“It’s a massive safeguarding issue and I’m really concerned,” he said.

Mr Anderson said he had spoken to the family, apologised and taken down the post.

Former staff had safety fears

Separately, the BBC has spoken to four former staff members who worked closely with Anderson at Depher, to corroborate accounts of life inside the business.

One former employee, who worked for Depher for about three years, said many people “didn't consent" to having their photos used on social media, and the company would receive complaints from relatives.

Mr Anderson told the BBC that a written consent process for social media pictures was put in place since last year.

The former staff member said there was no substantial system of means-testing to decide who to help, and Mr Anderson would just "pick and choose".

The ex-employee also recalled an incident where one engineer - who was not Gas Safe registered - was smoking on a job.

In photos posted on Depher social media, an elderly woman’s boiler was described as leaking carbon monoxide, a flammable gas. One of the unqualified engineers is seen working on the boiler with a lit cigarette in his mouth.

Graphic showing a photo of an engineer working on a boiler with an inset image highlighting the lit cigarette in his mouth
[BBC]

The post was later taken down by Depher and the engineer was falsely described as a "subcontractor". Mr Anderson told the BBC that the gas had been isolated and “it’s all been done safe”.

The Gas Safe Register confirmed that only James Anderson at Depher was registered. Mr Anderson said the two engineers in the photograph were permitted to work on jobs as long as he was present, but the Gas Safe Register said this would only be allowed if they are on a formal training programme such as an apprenticeship.

Mr Anderson has repeatedly posted online and said in media interviews that he has helped tens of thousands of people, or more recently "over two million" people.

Asked by the BBC, he said the exact figure was 2,150,000. But pressed further, he said he "did not know" and the figures were "guesstimates". “It’s the overall affect, we’ve not just helped that one person but the family members,” he said.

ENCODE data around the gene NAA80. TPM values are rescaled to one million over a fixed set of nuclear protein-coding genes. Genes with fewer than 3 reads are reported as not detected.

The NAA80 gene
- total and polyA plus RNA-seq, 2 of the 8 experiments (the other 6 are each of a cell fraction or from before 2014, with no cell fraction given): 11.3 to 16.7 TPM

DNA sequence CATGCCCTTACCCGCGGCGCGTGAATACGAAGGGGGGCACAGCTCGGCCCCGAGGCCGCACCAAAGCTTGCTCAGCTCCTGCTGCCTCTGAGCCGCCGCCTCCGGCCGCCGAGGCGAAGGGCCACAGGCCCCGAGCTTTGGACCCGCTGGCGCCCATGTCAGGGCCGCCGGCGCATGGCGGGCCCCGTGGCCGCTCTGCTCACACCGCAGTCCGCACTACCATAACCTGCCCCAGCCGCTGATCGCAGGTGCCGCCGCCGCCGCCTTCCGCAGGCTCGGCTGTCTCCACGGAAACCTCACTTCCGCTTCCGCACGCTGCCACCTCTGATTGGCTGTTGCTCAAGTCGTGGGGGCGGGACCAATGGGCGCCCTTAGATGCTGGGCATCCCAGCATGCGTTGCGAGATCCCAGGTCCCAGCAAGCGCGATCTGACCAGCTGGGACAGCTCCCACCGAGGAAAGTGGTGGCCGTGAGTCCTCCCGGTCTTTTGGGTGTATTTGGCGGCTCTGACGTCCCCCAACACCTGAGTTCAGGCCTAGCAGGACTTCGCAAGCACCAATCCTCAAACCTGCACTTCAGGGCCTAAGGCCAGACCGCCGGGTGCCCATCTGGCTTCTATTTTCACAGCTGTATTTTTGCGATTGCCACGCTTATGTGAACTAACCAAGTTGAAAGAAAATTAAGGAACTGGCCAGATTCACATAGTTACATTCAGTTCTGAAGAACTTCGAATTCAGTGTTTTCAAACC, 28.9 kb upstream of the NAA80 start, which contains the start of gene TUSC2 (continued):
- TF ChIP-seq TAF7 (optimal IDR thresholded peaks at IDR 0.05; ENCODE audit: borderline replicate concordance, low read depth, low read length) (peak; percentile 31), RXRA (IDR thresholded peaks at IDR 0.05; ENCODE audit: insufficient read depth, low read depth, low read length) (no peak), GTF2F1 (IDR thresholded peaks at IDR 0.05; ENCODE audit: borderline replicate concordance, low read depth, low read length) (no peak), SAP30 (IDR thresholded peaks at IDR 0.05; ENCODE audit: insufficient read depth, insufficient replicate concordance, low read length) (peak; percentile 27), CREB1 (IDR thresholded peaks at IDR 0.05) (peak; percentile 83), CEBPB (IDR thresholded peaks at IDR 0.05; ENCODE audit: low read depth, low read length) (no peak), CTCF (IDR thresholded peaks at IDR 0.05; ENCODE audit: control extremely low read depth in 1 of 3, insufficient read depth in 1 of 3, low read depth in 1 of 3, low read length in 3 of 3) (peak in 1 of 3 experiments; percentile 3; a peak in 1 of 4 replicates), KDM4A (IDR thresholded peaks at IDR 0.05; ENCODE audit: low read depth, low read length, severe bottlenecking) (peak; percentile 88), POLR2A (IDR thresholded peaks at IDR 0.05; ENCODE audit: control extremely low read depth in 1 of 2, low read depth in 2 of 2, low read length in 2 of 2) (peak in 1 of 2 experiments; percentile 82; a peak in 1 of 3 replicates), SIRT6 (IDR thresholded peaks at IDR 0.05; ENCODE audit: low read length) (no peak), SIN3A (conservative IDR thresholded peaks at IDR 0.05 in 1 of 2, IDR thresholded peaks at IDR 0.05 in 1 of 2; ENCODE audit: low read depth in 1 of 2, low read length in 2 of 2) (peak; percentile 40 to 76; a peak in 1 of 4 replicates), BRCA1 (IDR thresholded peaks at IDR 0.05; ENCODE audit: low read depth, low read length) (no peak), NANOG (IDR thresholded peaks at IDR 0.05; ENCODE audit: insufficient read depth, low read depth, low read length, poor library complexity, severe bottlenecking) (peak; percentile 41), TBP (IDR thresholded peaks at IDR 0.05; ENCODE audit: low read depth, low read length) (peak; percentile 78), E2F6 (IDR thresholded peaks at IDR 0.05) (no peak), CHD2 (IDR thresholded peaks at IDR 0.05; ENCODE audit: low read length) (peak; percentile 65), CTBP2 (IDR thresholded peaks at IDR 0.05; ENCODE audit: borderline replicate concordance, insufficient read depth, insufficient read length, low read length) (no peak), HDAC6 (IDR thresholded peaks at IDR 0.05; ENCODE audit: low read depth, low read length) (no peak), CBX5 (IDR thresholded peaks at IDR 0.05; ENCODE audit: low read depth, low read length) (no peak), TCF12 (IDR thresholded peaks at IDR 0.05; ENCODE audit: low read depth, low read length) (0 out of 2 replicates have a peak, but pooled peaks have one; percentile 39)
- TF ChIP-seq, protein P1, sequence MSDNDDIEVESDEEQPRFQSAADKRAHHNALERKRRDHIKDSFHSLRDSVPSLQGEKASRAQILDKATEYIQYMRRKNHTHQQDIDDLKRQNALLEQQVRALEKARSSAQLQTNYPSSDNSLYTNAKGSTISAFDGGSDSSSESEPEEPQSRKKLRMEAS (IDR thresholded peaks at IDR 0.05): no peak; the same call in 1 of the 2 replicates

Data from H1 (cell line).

Mr Anderson said the number of boilers they had fitted for free was "hundreds, not thousands".

He told the BBC that he would find out and release an exact number of beneficiaries “soon”.

‘Misleading’ fundraising

Company filings show that Depher had purchased a house as an "investment property" for £73,125. It is rented out to a member of Mr Anderson’s extended family, the BBC has learned.

The former staff member said: “That’s not being a community company, that’s just helping family through a channel he can use.”

The ex-employee also told the BBC that Mr Anderson had purchased cars using Depher money and “just drove them around”.

Mr Anderson said that the house was purchased using profits from the paid work, that the purchase was permitted by the regulations for CICs and that the CIC Regulator was aware of it. He also defended the purchase of what he called “company cars” as permissible for a CIC.

The BBC’s analysis of Depher’s most recent accounts, covering April 2021 to April 2023, found that cash donations had doubled to more than £1.2m. In April 2023, it held over £643,000 in cash.

Depher CIC's offices in Burnley, seen from the street
Depher bought a house worth £73,125 which is rented out to a member of Mr Anderson's extended family [BBC]

But during this time, Mr Anderson regularly posted on social media that Depher could have to cut its services without “more support”. In January 2023 he said on an online fundraising page that donations had dropped by 80%.

He told the BBC the fall in donations was “because of trolls” and that his appeals were based on “forecasts” - but conceded that particular GoFundMe was “misleading” and “a mistake.”

He said any remaining donation money would be spent the following year and that if he was a registered charity his costs would be less.

Mr Anderson also told the BBC that he puts £200 back into Depher from his weekly wage.

He pledged to return some of the donated money connected to specific misleading posts or safeguarding issues raised by the BBC. Asked about large donations from figures such as Hugh Grant, he said: “If Hugh wants the money back, I’ll send it back to him, not a problem.”

The plumber also told the BBC he is looking for forgiveness from the country. He said: “I apologise, I really do apologise. And I hope you can find it in your heart to accept it. I’m really sorry and I will make amends. “

Additional reporting by James Kelly, BBC Verify